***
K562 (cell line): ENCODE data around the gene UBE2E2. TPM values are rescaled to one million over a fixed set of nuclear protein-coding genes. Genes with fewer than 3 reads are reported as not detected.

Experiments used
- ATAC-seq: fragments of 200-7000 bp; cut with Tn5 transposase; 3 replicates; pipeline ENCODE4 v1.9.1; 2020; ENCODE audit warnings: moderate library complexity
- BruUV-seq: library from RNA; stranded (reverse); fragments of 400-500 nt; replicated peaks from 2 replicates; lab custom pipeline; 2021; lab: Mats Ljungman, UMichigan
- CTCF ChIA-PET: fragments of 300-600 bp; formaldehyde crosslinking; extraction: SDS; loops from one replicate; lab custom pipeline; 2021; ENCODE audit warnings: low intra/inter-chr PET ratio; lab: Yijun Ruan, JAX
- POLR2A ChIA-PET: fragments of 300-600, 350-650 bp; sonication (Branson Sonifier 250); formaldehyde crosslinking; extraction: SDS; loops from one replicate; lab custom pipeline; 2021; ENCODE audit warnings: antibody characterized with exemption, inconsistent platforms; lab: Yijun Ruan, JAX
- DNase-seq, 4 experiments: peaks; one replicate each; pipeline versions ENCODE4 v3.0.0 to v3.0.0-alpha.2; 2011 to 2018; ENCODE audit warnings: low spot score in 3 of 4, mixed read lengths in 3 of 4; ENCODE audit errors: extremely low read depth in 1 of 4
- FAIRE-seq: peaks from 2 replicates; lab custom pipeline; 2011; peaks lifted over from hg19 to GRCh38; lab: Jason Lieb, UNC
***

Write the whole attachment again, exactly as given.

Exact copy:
K562 (cell line): ENCODE data around the gene UBE2E2. TPM values are rescaled to one million over a fixed set of nuclear protein-coding genes. Genes with fewer than 3 reads are reported as not detected.

Experiments used
- ATAC-seq: fragments of 200-7000 bp; cut with Tn5 transposase; 3 replicates; pipeline ENCODE4 v1.9.1; 2020; ENCODE audit warnings: moderate library complexity
- BruUV-seq: library from RNA; stranded (reverse); fragments of 400-500 nt; replicated peaks from 2 replicates; lab custom pipeline; 2021; lab: Mats Ljungman, UMichigan
- CTCF ChIA-PET: fragments of 300-600 bp; formaldehyde crosslinking; extraction: SDS; loops from one replicate; lab custom pipeline; 2021; ENCODE audit warnings: low intra/inter-chr PET ratio; lab: Yijun Ruan, JAX
- POLR2A ChIA-PET: fragments of 300-600, 350-650 bp; sonication (Branson Sonifier 250); formaldehyde crosslinking; extraction: SDS; loops from one replicate; lab custom pipeline; 2021; ENCODE audit warnings: antibody characterized with exemption, inconsistent platforms; lab: Yijun Ruan, JAX
- DNase-seq, 4 experiments: peaks; one replicate each; pipeline versions ENCODE4 v3.0.0 to v3.0.0-alpha.2; 2011 to 2018; ENCODE audit warnings: low spot score in 3 of 4, mixed read lengths in 3 of 4; ENCODE audit errors: extremely low read depth in 1 of 4
- FAIRE-seq: peaks from 2 replicates; lab custom pipeline; 2011; peaks lifted over from hg19 to GRCh38; lab: Jason Lieb, UNC